The only thing to be mindful of is that your test is geared towards the right skill level for the role you're advertising. If it's a junior/entry-level position then don't make the test include advanced topics that they are unlikely to know about. Assuming you're a technical person then you should be able to use your own judgment and experience to know what sort of capabilities you need from a successful candidate, and gear the test accordingly.

I would say in your current situation that it sounds like the applicants so far are just unsuitable for the role and you shouldn't be afraid to turn them down if you don't think they're up to the task. I've recruited for technical positions many times before and only once have I made the mistake of giving someone a chance that I knew deep down was probably under-qualified.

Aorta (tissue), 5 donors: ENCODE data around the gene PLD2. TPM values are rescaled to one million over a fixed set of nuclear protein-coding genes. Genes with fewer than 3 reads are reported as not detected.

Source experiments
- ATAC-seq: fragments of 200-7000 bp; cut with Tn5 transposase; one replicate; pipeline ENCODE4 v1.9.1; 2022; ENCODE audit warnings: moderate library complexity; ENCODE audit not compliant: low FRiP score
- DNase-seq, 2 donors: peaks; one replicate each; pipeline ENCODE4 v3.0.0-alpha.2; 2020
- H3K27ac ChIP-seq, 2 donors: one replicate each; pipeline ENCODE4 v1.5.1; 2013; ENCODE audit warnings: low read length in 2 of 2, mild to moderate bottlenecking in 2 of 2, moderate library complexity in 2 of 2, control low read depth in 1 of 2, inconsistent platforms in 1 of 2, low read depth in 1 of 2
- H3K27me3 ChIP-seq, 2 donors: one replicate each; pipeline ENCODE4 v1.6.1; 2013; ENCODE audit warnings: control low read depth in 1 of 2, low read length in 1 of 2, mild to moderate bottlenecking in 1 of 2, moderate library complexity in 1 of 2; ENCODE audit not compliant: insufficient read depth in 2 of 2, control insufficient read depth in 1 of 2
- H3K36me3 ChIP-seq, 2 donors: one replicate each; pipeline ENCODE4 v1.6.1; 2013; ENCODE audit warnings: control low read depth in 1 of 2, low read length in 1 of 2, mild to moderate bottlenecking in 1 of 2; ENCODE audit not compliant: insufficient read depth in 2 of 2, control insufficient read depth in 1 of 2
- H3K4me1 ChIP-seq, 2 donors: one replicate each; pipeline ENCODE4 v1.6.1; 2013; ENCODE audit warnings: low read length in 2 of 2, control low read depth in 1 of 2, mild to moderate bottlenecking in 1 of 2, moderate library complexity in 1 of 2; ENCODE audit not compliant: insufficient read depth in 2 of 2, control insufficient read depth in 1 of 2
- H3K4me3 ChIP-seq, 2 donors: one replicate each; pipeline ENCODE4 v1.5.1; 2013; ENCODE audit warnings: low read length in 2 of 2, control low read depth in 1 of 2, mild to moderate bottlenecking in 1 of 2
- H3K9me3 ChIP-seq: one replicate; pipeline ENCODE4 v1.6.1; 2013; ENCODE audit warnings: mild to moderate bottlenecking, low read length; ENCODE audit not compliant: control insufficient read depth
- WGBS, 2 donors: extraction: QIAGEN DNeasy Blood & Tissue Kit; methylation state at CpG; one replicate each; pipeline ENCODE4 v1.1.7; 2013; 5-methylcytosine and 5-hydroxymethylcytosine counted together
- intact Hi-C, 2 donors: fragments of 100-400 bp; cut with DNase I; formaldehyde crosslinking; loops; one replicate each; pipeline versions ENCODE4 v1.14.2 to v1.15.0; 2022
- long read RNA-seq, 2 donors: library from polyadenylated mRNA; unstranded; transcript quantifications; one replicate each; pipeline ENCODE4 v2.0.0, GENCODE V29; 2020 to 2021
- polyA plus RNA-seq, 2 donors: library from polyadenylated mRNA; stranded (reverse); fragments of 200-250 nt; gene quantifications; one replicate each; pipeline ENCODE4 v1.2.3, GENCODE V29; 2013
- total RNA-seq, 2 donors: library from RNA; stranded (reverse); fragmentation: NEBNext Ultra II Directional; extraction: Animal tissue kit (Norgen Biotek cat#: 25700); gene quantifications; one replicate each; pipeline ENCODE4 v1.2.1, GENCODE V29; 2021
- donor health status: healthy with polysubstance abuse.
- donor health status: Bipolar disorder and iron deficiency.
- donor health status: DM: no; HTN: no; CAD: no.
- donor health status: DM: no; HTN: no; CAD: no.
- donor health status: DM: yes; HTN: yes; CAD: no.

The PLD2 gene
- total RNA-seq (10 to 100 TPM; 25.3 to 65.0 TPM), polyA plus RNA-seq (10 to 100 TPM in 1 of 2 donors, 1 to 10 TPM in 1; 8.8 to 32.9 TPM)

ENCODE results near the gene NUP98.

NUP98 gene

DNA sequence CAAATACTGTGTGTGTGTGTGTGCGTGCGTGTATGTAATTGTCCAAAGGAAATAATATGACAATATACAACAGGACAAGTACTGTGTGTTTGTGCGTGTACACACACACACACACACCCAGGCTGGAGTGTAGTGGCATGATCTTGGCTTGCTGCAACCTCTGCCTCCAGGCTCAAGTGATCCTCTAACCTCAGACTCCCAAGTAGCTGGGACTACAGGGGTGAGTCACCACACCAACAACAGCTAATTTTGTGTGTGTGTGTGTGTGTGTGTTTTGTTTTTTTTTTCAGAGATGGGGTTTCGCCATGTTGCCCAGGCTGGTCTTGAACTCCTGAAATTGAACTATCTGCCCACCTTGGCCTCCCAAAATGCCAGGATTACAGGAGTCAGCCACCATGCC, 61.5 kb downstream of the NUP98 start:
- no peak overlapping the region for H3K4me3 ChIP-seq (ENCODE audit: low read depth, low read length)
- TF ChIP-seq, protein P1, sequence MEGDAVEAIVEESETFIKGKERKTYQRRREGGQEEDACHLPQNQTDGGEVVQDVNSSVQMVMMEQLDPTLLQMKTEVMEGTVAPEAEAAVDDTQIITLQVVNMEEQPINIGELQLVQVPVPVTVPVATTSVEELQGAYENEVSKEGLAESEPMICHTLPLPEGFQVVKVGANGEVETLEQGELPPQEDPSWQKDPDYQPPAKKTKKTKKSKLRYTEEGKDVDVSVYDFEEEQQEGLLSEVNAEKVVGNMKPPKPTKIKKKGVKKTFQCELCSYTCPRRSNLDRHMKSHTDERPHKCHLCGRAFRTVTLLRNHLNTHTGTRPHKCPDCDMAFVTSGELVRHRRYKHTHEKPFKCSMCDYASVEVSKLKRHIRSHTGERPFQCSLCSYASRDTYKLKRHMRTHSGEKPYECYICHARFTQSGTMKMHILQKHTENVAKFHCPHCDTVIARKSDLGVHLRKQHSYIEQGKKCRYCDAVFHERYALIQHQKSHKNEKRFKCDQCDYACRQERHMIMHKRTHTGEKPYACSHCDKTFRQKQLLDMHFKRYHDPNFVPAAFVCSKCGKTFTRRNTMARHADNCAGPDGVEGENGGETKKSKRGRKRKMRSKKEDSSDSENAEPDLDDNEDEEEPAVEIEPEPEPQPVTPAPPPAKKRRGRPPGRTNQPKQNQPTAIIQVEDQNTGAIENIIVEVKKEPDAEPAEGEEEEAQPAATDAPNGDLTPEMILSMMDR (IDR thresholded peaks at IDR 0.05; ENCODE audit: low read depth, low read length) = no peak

• There are very different kinds of stress and you can't conclude that because somebody handles on kind of stress well/badly that it's the same for other kinds of stress. – CodesInChaos Nov 19 '14 at 10:01
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Some companies like to screen candidates before an interview by asking them to solve a few basic problems through a web-based platform with a time limit. The nice thing about this approach is that it more closely simulates the real world, where developers have access to other resources, including the Internet for help. It also means that, due to the time limit, you get a pretty good idea of how good they really are before having to interview them. To verify that they didn't cheat and had someone else write the code, you can quiz them about their responses during the in-person interview. If you're concerned about having to interview unqualified candidates, this is a way to screen them.